BILOXI, MS (WLOX) - The Mad Potter's new museum is starting to take shape. The frames for three buildings that will make up the Ohr O'Keefe Museum of Art's east campus have been erected. Ohr staff members believe they'll unveil the new museum in early 2011.
Stephen Koenenn is overseeing construction of the one-of-a-kind campus in east Biloxi designed by noted architect Frank Gehry.
Noting the materials being used, and the architectural intricacies being applied, Koenenn said, "It's probably a project that we'll never see again."
Koenenn became project manager at the museum after the Ohr board of directors agreed that rebuilding was the right thing to do. Larry Clark is the board's president. He said the decision was critical because of what it means for south Mississippi. When Clark looks at the east Biloxi construction site, he said, "I see the future of the gulf coast."
Clark admits there was a time after Katrina when the Ohr board wondered if the Mad Potter's artwork would ever be dancing with the trees, the way Gehry once envisioned. "And to come back and to see this now, it's extremely gratifying," he said.
Don't forget, the 2005 hurricane pushed a casino barge into the property, obliterating the original buildings that had already been framed. It turned out that was a blessing in disguise. Clark noted that at the time of the hurricane, 60% of the museum complex was done. However, he also said the Ohr board was out of money, and likely couldn't complete the project. "The fact that it is happening is 100% because of the phasing approach," said Clark.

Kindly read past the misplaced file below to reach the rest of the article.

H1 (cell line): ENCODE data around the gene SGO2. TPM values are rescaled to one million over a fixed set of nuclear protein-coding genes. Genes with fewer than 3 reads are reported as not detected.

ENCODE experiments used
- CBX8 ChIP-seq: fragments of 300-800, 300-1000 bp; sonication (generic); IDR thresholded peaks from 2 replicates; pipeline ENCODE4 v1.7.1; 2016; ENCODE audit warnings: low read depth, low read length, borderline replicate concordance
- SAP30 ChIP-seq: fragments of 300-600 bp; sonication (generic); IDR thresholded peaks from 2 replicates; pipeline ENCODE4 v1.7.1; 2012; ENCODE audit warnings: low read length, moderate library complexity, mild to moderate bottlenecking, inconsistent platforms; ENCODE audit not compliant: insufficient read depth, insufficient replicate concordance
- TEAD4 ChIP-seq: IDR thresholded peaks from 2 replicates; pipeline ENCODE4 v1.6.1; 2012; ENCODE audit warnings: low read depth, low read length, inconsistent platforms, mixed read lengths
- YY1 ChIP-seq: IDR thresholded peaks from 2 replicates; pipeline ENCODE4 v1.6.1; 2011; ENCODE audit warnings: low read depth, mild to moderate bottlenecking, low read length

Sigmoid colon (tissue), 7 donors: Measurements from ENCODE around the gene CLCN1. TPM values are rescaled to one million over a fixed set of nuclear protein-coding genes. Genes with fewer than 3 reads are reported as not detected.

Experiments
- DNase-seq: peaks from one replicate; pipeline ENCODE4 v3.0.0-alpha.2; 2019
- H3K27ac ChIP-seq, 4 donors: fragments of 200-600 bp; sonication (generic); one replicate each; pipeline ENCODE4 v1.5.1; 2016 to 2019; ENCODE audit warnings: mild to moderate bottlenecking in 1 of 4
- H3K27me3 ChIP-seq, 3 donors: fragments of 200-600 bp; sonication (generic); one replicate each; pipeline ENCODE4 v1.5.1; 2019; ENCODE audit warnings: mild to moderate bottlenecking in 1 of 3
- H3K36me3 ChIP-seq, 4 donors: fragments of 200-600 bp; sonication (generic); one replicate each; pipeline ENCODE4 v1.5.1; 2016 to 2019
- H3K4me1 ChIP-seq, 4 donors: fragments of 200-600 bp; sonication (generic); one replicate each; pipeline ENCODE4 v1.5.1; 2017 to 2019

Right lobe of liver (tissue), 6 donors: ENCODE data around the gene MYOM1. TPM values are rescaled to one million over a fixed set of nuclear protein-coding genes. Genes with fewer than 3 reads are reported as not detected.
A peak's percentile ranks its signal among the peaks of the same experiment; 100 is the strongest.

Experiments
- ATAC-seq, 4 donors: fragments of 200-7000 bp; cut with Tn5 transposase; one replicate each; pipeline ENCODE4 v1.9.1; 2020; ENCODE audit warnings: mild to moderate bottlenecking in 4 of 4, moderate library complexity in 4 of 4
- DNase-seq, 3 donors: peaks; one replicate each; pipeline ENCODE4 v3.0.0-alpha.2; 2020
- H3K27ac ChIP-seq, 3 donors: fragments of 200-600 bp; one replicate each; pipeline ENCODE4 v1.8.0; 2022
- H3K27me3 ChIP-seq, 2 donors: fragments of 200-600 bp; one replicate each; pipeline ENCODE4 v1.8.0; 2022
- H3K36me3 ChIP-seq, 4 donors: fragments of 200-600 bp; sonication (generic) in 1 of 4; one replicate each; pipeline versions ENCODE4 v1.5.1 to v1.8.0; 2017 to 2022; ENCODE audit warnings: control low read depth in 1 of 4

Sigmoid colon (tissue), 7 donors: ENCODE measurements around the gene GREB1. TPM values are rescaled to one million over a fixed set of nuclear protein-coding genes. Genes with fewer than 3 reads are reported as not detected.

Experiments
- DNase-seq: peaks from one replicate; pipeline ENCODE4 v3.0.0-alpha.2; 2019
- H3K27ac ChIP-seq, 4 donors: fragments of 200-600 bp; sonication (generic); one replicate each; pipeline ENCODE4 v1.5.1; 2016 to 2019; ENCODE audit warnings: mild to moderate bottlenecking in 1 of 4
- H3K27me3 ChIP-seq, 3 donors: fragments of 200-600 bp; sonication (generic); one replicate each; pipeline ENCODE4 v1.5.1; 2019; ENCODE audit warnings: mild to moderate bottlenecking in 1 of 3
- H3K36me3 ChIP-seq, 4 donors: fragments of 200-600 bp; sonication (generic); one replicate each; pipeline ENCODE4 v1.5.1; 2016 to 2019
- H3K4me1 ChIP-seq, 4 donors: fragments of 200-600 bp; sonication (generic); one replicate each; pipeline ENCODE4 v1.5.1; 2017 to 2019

Phase one is the work on the east side of the property. The Ohr board already has the $22 million it needs to build a welcome center, an exhibit gallery and a home for African American art under a canopy of majestic oak trees.
"To have been counted out as many times as this museum has been counted out, and then to see the progress, and to know that we will have a functioning museum here in just a matter of months is extremely gratifying," he said.
A specific opening date for the Ohr museum's east campus hasn't been set yet. When the Mad Potter's art is showcased under the dancing trees, Clark said it would be a testament to south Mississippi's strength. "We were hit hard. We were knocked totally out. A lot of people didn't think that the gulf coast would come back," he remembered. "It's coming back bigger and stronger and better everyday. And I think this museum is part of that."
So what about the pods, and the hurricane damaged building on the west side of the Ohr property? Clark said they were now part of phase two of the construction project. And they wouldn't be worked on until the Ohr board raises more money. With that in mind, a fundraiser will be held on July 9, specifically to raise money for the west campus project.